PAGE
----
Rhetorical forms of bourgeoisie myth that help constitute modernist, liberal subject: innoculation, privation of history, identification, tautology, neither-norism, quantification of quality, statement of fact.

(118) Since we cannot yet draw up the list of the dialectical forms of bourgeois myth, we can always sketch its rhetorical forms. One must understand here by rhetoric a set of fixed, regulated, insistent figures, according to which the varied forms of the mythical signifier arrange themselves.
(119) 1.
The inoculation. . . . One immunizes the contents of the collective imagination by means of a small inoculation of acknowledged evil; one thus protects it against the risk of a generalized subversion.
(119) 2.
The privation of History. . . . it can only come from eternity: since the beginning of time, it has been made for bourgeois man, the Spain of the Blue Guide has been made for the tourist, and “primitives” have prepared their dances with a view to an exotic fantasy. We can see all the disturbing things which this felicitous figure removes from sight: both determinism and freedom.
(119) 3.
Identification. The petit bourgeois is a man unable to imagine the Other.
(120-121) 4.
Tautology. . . . Tautology is a faint at the right moment, a saving aphasia, it is a death, or perhaps a comedy, the indignant “representation” of the rights of reality over the above language.
(121) 5.
Neither-Norism. . . . Here also there is magical behavior: both parties are dismissed because it is embarrassing to choose between them; one flees from an intolerable reality, reducing it to two opposites which balance each other only inasmuch as they are purely formal, relieved of all their specific weight.
(121) 6.
The quantification of quality. . . . By reducing any quality to quantity, myth economizes intelligence: it understands reality more cheaply.
(122) 7.
The statement of fact. . . . Popular, ancestral proverbs still partake of an instrumental grasp of the world as object. . . . Bourgeois aphorisms, on the other hand, belong to metalanguage; they are a second-order language which bears on objects already prepared. Their classical form is the maxim.
(123) Bourgeois ideology continuously transforms the products of history into essential types. . . . And these riches, thus fixated and frozen, will at last become computable: bourgeois morality will essentially be a weighing operation, the essences will be placed in scales of which bourgeois man will remain the motionless beam. . . . bourgeois pseudo-physis is in the fullest sense a prohibition for man against inventing himself. . . . For the Nature, in which they are locked up under the pretext of being eternalized, is nothing but a Usage. And it is this Usage, however lofty, that they must take in hand and transform.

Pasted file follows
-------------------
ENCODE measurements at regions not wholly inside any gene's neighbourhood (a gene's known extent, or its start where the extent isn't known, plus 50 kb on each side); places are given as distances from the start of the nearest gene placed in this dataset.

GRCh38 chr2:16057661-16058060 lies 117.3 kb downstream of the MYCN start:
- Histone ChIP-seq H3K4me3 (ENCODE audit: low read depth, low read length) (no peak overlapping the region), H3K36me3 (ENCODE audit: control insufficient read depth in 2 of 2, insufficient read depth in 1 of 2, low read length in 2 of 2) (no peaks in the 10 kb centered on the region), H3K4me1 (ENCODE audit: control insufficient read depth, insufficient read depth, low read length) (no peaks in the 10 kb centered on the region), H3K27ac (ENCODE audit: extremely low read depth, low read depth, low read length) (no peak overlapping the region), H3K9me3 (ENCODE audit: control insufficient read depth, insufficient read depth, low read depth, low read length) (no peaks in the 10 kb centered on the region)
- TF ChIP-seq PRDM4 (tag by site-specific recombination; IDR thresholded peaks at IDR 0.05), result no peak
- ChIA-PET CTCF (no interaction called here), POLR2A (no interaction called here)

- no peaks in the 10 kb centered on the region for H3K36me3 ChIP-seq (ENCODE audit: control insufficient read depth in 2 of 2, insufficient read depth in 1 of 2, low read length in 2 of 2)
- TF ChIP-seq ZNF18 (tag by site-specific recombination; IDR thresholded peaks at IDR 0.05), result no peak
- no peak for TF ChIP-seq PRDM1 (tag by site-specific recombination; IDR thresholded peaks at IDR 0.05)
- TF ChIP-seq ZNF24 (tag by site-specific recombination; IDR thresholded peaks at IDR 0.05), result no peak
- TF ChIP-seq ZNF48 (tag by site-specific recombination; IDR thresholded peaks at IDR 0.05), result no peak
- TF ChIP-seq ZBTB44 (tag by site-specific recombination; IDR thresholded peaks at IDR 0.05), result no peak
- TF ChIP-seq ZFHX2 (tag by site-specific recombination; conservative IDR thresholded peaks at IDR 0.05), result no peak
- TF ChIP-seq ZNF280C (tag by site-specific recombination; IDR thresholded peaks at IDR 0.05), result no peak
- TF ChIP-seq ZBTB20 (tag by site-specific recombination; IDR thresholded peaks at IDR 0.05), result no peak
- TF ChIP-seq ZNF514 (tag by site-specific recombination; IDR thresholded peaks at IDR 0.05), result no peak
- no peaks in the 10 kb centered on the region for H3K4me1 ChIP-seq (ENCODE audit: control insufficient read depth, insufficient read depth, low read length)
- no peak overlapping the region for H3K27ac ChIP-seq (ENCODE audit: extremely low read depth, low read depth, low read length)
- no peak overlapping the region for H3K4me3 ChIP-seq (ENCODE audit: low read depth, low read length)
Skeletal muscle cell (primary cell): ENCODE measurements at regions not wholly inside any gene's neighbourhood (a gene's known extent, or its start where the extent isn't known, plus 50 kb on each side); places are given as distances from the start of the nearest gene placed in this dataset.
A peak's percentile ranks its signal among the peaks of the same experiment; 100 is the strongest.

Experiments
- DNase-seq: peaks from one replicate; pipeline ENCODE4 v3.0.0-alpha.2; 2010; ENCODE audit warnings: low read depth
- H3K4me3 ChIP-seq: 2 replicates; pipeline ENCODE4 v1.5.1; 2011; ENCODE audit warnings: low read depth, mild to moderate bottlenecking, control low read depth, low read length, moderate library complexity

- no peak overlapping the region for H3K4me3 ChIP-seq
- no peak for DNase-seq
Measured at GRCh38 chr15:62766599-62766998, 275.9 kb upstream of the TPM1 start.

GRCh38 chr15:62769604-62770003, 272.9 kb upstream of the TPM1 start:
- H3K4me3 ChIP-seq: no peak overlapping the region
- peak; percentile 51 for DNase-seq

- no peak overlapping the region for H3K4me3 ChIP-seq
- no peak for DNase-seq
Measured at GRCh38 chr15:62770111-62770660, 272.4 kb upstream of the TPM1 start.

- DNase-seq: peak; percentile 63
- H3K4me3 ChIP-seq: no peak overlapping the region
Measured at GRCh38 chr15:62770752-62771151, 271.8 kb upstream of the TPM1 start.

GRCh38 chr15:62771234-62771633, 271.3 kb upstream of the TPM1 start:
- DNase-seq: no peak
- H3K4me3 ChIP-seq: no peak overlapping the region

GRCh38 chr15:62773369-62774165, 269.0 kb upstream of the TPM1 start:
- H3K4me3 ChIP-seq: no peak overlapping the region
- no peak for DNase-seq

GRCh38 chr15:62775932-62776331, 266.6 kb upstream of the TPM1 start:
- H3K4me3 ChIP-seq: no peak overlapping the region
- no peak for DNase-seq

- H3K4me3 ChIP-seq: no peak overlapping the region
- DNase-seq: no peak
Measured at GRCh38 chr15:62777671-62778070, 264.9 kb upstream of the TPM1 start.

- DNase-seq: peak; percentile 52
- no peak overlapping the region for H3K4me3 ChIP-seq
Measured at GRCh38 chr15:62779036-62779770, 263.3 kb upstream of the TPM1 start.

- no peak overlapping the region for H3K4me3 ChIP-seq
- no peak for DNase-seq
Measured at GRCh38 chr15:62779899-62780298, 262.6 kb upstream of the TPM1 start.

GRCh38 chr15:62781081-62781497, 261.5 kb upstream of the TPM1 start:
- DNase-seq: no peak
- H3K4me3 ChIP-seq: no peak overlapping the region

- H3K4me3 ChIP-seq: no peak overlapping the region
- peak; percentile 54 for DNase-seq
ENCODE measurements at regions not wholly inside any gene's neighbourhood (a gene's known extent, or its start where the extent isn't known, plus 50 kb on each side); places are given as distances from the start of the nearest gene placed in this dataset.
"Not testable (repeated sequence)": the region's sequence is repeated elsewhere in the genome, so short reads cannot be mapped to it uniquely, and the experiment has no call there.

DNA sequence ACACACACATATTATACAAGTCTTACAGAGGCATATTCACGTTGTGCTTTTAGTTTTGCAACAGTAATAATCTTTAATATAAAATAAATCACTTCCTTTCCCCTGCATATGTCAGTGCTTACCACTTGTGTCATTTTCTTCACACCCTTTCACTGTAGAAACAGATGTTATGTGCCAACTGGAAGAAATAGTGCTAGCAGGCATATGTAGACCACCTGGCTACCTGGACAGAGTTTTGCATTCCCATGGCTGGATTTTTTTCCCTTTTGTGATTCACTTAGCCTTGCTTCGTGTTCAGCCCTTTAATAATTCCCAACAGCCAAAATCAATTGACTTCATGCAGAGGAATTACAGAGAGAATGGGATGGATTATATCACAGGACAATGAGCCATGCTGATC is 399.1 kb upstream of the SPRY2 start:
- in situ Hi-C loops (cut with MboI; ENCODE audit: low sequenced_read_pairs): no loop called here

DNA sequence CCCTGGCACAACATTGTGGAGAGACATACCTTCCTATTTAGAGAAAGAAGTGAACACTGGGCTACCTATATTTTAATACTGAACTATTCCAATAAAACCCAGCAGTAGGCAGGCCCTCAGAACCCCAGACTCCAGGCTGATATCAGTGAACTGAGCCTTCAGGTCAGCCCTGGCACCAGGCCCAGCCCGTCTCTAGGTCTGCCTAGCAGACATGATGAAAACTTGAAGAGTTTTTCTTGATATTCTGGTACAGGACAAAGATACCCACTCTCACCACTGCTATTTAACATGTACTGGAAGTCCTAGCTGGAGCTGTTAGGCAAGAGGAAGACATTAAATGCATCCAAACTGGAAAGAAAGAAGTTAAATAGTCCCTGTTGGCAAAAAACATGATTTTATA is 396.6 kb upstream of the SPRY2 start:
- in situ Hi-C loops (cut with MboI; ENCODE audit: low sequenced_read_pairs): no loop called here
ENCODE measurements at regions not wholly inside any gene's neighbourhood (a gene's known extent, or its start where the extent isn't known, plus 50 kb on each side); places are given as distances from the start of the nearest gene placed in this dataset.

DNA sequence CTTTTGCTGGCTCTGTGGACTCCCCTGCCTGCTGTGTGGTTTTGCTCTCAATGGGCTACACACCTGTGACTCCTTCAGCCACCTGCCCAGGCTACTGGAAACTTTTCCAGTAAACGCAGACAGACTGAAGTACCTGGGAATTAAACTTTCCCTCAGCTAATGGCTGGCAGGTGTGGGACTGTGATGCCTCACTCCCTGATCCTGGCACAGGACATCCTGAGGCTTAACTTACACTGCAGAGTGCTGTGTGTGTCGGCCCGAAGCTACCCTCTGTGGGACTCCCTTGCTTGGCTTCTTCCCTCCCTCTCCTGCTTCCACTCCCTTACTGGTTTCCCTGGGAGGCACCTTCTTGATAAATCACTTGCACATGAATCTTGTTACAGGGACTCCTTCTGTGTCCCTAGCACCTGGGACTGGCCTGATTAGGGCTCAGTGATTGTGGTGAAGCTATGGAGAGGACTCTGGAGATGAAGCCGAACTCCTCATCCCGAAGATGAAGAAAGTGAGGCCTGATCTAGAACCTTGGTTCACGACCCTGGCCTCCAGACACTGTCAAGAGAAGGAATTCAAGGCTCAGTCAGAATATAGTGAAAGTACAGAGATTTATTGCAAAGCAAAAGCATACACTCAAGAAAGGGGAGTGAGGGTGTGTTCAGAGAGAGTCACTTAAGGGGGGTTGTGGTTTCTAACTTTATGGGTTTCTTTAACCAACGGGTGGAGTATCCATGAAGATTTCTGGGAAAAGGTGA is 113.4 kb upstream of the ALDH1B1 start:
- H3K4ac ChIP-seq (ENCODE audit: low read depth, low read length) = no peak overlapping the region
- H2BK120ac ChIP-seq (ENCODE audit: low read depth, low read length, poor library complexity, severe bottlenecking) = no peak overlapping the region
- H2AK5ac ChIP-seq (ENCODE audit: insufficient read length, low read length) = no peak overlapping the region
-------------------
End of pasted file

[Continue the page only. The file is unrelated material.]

Necessity and Limits of Mythology
(125) It is forbidden for him to imagine what the world will concretely be like, when the immediate object of his criticism has disappeared. Utopia is an impossible luxury for him: he greatly doubts that tomorrow's truths will be the exact reverse of today's lies.

Users speak the object; mythologist condemned to metalanguage, simulacra.

(125-126) The mechanic, the engineer, even the user, “speak the object”; but the mythologist is condemned to metalanguage. This exclusion already has a name: it is what is called ideologism. . . . The mythologist gets out of this as best he can: he deals with the goodness of wine, not with the wine itself, just as the historian deals with Pascal's ideology, not with the Pensees in themselves.
(126) It seems that this is a difficulty pertaining to our times: there is as yet only one possible choice, and this choice can bear only on two equally extreme methods: either to posit a reality which is entirely permeable to history, and ideologize; or, conversely, to posit a reality which is
ultimately impenetrable, irreducible, and, in this case, poetize. In a word, I do not yet see a synthesis between ideology and poetry (by poetry I understand, in a very general way, the search for the inalienable meaning of things).
(126) It would seem that we are condemned for some time yet always to speak
excessively about reality.

Barthes, Roland. “Myth Today.” A Barthes Reader. Ed. Susan Sontag. New York: Barnes and Noble, Inc., 2009. Print.